Enter a young veterinary surgeon from America, Esther Meusel who began to cook one lunch a week for the members, on a voluntary basis. A vet? Elderly people? “My late grandma suffered from Alzheimer’s and I felt so sad that I couldn’t be there for her that I thought I would try to help someone else’s grandmother”, she explains. She became so caught up in the welfare of the centre that, although she practises in Cape Town, she has joined the Board of Siyazama and she and Priscilla are bursting with plans for its full resuscitation.
They have recently acquired the services of a CWP gardener who was trained by Trevor Nkoyi at the RDP Centre and is laying out an extensive veggie garden. The 42 members attend the centre five days a week and receive a cooked breakfast and lunch, together with morning tea or coffee, and the garden produce will go a long way towards saving on food costs. The centre receives a subsidy from the Department of Social Development, but this covers no more than roughly 50% of the centre’s running costs.
Esther and Priscilla believe there are upwards of 200 older citizens of Zwelihle who could benefit from their services, but to start with, they are hoping to raise the membership to 70. The centre’s bus is available to transport the members to Siyazama in bad weather and also to take them to the bank, to town and to pick up their SASSA grants. Meals are also delivered to three members who are confined to their houses, but petrol costs are a constant drain on their resources. They would like to reinstate the laundry service which has been out of commission for some time because of the high cost of water. “A water tank for the garden and the washing machines is an absolute priority” says Esther.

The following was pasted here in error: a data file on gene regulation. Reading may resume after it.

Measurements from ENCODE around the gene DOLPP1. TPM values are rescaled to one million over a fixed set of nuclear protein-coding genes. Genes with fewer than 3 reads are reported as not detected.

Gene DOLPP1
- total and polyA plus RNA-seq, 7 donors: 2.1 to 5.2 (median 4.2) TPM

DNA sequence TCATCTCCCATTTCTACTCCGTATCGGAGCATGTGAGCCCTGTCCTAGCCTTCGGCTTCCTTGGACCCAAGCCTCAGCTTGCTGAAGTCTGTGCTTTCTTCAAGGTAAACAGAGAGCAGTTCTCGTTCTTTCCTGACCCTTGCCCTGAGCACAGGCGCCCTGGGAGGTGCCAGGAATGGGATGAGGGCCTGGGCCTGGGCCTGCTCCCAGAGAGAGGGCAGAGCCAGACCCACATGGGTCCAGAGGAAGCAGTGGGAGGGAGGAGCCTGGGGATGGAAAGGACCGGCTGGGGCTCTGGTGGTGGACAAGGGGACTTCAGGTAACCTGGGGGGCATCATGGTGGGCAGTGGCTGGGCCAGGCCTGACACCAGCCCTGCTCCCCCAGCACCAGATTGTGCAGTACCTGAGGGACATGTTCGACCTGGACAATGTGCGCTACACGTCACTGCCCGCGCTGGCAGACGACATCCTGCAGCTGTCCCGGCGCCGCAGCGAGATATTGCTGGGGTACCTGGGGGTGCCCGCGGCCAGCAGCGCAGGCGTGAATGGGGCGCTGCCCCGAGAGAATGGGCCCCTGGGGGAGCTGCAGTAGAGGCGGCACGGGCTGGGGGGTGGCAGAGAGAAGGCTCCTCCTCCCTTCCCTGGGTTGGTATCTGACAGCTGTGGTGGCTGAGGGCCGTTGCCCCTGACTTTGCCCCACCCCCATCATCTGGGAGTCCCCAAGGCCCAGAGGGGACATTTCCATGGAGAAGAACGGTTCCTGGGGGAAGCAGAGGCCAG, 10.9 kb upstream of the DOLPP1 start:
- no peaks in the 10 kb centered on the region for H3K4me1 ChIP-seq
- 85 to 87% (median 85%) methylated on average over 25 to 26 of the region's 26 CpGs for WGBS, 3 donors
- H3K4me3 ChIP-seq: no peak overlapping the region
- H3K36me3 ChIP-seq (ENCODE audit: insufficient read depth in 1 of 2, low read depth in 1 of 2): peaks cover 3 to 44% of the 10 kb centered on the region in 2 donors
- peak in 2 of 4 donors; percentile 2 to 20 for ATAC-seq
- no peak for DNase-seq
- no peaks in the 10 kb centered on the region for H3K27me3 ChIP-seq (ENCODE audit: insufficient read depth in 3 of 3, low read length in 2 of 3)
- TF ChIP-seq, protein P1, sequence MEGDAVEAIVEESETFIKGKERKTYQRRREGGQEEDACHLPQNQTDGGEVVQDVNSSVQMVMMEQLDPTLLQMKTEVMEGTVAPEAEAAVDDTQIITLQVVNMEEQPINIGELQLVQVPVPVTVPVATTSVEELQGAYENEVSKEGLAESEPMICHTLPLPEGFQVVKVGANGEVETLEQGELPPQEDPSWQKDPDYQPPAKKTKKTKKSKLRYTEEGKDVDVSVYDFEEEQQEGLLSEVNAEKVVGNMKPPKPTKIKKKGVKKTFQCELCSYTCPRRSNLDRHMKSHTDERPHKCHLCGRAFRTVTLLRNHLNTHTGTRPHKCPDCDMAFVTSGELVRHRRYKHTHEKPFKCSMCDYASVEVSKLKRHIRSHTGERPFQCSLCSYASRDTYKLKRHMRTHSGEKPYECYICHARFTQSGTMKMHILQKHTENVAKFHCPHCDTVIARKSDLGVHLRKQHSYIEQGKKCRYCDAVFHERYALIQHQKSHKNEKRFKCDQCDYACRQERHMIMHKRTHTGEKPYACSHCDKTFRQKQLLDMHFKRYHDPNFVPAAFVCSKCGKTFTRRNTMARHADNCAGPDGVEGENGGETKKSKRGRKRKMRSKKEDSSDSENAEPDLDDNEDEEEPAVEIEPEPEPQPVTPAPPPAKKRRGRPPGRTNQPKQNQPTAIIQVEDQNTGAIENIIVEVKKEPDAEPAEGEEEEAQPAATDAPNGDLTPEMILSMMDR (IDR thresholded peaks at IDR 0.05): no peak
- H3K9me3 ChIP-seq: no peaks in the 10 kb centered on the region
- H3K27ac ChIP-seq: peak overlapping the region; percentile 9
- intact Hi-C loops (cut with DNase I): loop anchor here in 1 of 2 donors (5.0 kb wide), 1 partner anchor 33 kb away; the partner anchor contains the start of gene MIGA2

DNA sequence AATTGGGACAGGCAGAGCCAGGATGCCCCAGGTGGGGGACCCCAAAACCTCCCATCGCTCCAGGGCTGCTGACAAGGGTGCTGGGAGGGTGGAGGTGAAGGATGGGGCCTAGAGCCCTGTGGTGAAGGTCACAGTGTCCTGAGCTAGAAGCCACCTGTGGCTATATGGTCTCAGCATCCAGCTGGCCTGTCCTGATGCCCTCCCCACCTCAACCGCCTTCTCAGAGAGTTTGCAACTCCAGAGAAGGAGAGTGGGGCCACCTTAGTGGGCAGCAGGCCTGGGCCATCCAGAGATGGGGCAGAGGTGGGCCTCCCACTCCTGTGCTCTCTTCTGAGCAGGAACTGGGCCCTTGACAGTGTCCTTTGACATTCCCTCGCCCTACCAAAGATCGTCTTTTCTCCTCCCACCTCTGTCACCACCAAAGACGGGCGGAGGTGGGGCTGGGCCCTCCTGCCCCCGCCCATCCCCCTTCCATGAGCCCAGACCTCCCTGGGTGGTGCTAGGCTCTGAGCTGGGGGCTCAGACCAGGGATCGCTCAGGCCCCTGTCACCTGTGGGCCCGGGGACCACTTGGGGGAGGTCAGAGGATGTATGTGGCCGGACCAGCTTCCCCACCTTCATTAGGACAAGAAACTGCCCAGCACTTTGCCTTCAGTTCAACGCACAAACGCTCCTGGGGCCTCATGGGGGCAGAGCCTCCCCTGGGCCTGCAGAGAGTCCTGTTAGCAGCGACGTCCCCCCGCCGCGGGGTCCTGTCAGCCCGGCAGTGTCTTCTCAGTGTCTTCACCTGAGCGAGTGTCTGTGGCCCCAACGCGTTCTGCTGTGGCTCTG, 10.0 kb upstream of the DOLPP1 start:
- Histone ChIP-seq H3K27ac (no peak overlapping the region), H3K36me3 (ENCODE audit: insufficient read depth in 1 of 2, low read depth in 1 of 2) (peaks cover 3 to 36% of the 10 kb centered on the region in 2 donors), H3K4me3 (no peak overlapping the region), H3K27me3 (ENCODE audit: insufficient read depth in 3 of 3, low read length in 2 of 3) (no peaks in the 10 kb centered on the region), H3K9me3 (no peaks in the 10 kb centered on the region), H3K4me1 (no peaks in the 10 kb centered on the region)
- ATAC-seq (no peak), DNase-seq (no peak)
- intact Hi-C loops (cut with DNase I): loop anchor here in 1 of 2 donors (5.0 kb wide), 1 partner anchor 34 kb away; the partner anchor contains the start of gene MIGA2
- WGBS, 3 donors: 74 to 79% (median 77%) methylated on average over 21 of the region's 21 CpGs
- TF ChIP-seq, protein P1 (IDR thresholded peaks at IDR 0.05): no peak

“And as you can see, the rondavel where we meet is literally falling apart round our ears. The concrete floor is so cold, we put scraps of old carpeting under the members’ feet, but it’s our dream to be able to redecorate the centre with pictures on the walls and flowers in the front garden to make it feel cosier and more homely.” Another service they would like to reintroduce is the regular visit of a clinic nurse to check on members’ blood pressure, weight, cholesterol, etc. And so it goes, on and on … The needs are great.
The last word goes to Evelyn Ngqabe (86) who has been a member of Siyazama since the very beginning. “Oh, we love to come here every day. It’s so nice to be with our friends, but we want to keep busy, you know. Some of us have got arthritis in our hands, but we’d love to be able to have wool to knit with and maybe some embroidery and crocheting. All we need is for someone to come and teach us and then we need a bit of cloth here and there or a little wool – you know, I can still thread my own needle – it would be so nice. But now they must also build me a little flat here, so that I don’t have to walk so far and someone can help me with the housework. I’m trying, but I’m getting a little bit tired now.”
A fundraising brunch for Siyazama with all the bells and whistles will take place on Saturday 20 July at Lizette’s Restaurant in Voëlklip. Tickets are only R150 and no more than 30 people can be accommodated, so rush to book. There will also be raffles with fabulous prizes, so bring a little more of the folding stuff with you. Tickets can be obtained from Esther at 063 126 6978 or firstname.lastname@example.org or Priscilla at 072 4516829 or email@example.com